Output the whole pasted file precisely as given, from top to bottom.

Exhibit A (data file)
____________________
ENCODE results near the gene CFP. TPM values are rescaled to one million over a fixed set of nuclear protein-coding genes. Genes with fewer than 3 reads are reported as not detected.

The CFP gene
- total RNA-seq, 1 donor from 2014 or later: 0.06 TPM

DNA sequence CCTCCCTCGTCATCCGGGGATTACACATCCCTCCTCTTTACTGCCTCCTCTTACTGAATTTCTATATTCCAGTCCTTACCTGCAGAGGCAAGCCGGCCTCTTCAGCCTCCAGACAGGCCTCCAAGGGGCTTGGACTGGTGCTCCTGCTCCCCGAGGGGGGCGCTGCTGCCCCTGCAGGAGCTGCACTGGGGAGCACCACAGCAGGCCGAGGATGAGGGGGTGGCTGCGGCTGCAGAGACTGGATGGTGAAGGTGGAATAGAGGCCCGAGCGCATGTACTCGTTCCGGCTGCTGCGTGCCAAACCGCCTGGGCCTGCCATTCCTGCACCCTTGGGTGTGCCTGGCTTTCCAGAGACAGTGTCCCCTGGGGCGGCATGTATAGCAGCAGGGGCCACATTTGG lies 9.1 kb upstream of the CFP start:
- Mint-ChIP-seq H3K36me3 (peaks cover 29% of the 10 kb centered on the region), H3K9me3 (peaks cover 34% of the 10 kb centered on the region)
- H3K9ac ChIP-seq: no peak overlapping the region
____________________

ENCODE results near the gene CFP. TPM values are rescaled to one million over a fixed set of nuclear protein-coding genes. Genes with fewer than 3 reads are reported as not detected.

The CFP gene
- total RNA-seq, 1 donor from 2014 or later: 0.06 TPM

DNA sequence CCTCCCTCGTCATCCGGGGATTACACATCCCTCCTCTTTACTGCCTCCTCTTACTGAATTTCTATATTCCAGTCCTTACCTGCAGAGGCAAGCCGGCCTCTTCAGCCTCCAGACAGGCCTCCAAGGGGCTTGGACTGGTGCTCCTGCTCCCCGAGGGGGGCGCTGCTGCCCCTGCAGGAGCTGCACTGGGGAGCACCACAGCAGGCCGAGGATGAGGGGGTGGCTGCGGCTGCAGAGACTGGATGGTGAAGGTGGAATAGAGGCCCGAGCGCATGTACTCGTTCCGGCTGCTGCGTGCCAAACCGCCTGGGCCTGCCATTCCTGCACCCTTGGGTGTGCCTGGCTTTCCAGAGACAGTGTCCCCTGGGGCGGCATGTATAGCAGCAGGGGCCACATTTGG lies 9.1 kb upstream of the CFP start:
- Mint-ChIP-seq H3K36me3 (peaks cover 29% of the 10 kb centered on the region), H3K9me3 (peaks cover 34% of the 10 kb centered on the region)
- H3K9ac ChIP-seq: no peak overlapping the region